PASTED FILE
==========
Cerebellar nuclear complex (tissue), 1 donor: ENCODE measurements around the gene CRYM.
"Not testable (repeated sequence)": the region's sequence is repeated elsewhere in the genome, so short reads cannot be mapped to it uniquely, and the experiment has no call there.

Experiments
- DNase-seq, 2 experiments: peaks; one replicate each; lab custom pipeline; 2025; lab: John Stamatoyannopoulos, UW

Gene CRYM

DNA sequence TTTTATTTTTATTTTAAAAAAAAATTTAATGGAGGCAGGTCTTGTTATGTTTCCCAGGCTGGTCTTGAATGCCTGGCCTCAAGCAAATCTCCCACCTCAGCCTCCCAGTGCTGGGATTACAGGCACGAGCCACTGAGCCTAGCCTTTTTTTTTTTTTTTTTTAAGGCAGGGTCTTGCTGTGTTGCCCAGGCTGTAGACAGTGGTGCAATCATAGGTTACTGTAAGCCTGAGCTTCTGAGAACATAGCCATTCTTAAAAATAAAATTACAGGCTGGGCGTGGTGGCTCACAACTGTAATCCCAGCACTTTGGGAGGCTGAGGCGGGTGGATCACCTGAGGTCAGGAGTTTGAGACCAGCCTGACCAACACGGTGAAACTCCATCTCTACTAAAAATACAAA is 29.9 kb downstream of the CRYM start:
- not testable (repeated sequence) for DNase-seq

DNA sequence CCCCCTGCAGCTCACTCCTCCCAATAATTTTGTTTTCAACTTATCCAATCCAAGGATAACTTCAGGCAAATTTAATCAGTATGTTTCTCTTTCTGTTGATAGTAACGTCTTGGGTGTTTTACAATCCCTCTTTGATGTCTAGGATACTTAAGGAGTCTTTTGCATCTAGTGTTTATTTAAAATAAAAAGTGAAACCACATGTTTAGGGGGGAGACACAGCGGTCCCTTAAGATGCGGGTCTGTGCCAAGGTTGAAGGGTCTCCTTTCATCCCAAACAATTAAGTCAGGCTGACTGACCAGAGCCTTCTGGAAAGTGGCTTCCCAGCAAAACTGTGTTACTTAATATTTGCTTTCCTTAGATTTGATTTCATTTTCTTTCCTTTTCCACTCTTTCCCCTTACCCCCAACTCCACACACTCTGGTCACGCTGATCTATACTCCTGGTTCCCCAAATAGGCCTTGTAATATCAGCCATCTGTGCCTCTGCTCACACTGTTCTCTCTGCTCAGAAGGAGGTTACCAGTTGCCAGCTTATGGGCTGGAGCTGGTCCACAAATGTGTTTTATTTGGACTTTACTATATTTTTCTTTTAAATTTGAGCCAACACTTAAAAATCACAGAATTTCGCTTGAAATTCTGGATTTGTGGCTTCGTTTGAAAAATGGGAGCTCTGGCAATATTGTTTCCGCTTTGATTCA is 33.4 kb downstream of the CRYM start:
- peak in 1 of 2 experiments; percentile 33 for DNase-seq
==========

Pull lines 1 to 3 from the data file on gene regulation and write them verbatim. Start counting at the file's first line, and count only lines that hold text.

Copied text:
Cerebellar nuclear complex (tissue), 1 donor: ENCODE measurements around the gene CRYM.
"Not testable (repeated sequence)": the region's sequence is repeated elsewhere in the genome, so short reads cannot be mapped to it uniquely, and the experiment has no call there.

Experiments